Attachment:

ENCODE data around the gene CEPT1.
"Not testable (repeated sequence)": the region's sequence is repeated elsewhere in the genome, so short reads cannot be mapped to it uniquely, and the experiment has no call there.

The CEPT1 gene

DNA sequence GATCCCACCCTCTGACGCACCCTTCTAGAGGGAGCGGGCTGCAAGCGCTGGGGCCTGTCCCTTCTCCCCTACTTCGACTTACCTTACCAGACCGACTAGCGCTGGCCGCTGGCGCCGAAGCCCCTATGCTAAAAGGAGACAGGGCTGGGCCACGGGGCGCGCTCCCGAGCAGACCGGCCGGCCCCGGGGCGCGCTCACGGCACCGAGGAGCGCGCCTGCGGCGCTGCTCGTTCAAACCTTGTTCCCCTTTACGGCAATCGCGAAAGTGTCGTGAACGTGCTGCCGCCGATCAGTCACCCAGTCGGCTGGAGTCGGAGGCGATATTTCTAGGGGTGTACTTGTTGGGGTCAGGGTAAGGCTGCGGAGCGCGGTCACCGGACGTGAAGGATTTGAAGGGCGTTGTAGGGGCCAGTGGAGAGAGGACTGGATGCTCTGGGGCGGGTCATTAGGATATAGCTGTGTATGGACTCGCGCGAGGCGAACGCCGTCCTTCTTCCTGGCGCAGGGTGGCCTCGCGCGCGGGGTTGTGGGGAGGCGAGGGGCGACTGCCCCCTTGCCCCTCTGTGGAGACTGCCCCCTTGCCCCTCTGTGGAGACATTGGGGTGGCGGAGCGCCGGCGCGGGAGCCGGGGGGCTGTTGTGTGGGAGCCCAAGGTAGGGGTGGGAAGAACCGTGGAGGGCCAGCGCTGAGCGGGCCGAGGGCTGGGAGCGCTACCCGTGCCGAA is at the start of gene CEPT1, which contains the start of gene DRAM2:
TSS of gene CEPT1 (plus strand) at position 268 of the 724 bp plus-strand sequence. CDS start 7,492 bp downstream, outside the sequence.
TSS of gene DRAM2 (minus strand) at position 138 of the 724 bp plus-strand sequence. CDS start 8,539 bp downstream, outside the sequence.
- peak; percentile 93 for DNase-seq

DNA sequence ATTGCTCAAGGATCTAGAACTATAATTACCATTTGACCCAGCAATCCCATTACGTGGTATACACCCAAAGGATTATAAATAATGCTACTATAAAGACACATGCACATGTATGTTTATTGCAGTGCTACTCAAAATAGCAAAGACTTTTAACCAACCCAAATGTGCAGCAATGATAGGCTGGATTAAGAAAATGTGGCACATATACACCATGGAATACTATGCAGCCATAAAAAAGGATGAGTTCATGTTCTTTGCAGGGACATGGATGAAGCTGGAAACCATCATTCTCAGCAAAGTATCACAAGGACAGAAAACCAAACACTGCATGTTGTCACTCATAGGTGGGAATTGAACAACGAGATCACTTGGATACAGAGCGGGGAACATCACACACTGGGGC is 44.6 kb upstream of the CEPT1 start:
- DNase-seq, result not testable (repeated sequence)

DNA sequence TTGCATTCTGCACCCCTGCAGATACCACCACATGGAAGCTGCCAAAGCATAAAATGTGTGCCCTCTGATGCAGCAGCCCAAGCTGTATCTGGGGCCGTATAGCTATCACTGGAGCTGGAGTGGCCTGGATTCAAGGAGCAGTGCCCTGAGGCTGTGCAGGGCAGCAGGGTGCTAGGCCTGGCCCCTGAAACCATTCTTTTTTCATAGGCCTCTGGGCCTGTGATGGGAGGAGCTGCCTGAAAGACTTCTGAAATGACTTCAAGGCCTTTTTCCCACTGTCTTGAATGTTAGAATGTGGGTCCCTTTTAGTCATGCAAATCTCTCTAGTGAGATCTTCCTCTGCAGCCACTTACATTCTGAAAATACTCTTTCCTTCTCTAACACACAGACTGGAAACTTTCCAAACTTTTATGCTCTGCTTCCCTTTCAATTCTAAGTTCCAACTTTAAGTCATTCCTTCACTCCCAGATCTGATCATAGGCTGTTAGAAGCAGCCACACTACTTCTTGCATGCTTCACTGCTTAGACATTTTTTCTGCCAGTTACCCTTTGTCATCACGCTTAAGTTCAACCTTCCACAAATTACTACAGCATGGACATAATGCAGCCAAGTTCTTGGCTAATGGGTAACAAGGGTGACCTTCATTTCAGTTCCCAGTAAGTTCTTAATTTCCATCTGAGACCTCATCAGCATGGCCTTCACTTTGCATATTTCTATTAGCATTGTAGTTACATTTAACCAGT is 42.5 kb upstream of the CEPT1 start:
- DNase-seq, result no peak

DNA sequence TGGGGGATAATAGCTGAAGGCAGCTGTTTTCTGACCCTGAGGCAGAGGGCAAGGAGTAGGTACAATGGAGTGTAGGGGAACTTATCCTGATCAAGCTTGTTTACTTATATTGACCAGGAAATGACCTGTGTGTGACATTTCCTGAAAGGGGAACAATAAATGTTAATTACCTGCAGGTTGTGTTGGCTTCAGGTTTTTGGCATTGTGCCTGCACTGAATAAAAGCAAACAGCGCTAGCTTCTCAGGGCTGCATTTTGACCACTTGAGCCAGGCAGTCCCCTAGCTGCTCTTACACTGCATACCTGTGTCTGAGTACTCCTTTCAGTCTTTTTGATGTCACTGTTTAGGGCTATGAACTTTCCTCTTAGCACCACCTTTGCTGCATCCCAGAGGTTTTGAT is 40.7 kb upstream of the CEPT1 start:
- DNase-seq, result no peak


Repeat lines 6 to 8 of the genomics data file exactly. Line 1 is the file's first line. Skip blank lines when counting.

TSS of gene DRAM2 (minus strand) at position 138 of the 724 bp plus-strand sequence. CDS start 8,539 bp downstream, outside the sequence.
- peak; percentile 93 for DNase-seq

DNA sequence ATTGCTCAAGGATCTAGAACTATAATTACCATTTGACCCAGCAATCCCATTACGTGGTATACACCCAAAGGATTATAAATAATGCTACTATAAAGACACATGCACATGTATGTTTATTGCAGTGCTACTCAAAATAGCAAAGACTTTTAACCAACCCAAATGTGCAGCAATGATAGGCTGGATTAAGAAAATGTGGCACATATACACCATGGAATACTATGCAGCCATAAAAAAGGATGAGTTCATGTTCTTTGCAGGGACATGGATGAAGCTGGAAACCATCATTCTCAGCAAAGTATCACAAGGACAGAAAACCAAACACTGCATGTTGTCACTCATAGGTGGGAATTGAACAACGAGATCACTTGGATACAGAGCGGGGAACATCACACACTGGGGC is 44.6 kb upstream of the CEPT1 start: